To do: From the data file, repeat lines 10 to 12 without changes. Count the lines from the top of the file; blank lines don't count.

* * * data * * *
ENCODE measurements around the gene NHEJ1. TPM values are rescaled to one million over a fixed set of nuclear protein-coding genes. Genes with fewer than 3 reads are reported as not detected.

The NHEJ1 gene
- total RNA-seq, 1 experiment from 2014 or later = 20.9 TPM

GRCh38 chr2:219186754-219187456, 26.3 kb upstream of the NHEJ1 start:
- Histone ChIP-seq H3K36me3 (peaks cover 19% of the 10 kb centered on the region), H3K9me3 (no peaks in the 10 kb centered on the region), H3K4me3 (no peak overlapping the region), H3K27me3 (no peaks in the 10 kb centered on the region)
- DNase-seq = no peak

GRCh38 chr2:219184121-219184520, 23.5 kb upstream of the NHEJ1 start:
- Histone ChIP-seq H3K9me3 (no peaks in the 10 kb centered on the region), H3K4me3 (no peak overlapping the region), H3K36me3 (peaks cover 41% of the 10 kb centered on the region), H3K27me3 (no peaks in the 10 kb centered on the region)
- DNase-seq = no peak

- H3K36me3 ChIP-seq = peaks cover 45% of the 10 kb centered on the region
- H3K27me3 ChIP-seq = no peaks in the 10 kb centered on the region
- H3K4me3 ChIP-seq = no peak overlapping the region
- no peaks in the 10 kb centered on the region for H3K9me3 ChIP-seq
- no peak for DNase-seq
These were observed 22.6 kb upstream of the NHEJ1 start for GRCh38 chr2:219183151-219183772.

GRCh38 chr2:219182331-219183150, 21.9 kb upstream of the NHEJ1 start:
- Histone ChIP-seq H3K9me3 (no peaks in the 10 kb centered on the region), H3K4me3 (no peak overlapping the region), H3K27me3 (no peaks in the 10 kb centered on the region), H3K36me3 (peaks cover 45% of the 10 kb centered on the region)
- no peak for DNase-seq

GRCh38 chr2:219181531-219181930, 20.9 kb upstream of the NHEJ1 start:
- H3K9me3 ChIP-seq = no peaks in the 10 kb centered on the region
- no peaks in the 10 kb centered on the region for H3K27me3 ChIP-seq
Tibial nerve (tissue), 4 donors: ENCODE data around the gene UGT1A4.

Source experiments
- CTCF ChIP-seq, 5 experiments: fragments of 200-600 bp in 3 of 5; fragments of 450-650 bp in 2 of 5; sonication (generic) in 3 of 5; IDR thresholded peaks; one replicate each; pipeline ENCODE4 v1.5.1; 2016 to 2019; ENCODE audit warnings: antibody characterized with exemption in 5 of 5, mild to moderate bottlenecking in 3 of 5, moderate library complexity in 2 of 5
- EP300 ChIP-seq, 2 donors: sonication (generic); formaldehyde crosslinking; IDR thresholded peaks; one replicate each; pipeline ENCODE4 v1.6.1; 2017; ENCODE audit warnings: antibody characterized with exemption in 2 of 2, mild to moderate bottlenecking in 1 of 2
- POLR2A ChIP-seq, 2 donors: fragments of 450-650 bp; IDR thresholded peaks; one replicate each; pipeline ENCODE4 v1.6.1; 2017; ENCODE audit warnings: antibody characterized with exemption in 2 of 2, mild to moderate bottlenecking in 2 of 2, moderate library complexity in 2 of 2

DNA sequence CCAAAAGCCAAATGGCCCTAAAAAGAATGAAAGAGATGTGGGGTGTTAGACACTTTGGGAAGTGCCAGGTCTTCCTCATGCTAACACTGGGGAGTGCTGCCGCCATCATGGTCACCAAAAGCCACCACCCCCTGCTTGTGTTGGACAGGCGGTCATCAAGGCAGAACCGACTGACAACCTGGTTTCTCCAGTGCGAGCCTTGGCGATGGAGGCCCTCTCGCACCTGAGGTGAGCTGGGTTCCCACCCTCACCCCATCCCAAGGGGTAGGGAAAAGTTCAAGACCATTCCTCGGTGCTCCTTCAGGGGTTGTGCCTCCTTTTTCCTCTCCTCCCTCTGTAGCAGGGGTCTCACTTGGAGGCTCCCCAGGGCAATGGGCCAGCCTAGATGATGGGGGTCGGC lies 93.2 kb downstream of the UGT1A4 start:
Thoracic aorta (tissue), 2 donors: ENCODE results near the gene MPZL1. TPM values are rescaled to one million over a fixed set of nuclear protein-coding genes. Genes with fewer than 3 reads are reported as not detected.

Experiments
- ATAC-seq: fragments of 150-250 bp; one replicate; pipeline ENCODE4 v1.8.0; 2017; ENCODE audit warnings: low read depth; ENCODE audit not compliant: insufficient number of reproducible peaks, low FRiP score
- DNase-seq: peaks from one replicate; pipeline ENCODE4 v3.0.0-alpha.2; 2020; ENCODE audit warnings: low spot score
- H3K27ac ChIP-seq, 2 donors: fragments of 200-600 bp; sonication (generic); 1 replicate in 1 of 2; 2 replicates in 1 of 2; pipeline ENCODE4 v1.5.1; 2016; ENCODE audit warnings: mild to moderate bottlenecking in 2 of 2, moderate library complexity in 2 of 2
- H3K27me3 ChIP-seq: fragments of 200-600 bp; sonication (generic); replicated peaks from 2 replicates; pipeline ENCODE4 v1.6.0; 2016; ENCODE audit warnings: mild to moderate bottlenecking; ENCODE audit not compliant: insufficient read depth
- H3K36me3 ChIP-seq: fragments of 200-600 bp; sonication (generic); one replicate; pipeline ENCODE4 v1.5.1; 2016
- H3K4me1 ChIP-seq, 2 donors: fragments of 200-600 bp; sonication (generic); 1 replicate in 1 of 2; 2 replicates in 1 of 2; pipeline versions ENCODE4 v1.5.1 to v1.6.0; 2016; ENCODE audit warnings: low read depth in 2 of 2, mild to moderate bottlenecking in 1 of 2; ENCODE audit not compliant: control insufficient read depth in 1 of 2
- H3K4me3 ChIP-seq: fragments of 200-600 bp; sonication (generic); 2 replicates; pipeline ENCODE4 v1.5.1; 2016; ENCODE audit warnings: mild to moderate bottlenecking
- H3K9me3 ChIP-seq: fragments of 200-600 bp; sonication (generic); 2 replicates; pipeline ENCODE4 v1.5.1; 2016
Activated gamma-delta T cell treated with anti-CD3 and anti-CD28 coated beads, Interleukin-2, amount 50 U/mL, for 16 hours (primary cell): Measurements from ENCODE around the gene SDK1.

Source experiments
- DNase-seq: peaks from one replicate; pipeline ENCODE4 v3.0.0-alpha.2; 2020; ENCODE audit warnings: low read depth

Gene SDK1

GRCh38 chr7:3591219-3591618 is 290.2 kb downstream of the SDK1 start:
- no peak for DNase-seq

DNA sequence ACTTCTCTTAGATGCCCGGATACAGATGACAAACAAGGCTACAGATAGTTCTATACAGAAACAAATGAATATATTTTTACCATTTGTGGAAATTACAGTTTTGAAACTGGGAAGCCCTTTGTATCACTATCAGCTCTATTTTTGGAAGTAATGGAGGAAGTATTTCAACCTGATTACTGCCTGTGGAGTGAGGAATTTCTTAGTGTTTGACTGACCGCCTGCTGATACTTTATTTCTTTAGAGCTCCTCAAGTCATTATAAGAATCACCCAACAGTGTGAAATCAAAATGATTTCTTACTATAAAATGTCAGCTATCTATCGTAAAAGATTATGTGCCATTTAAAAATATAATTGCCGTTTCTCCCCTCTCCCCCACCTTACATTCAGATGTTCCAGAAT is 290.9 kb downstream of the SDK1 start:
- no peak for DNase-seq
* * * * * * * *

- H3K36me3 ChIP-seq = peaks cover 45% of the 10 kb centered on the region
- H3K27me3 ChIP-seq = no peaks in the 10 kb centered on the region
- H3K4me3 ChIP-seq = no peak overlapping the region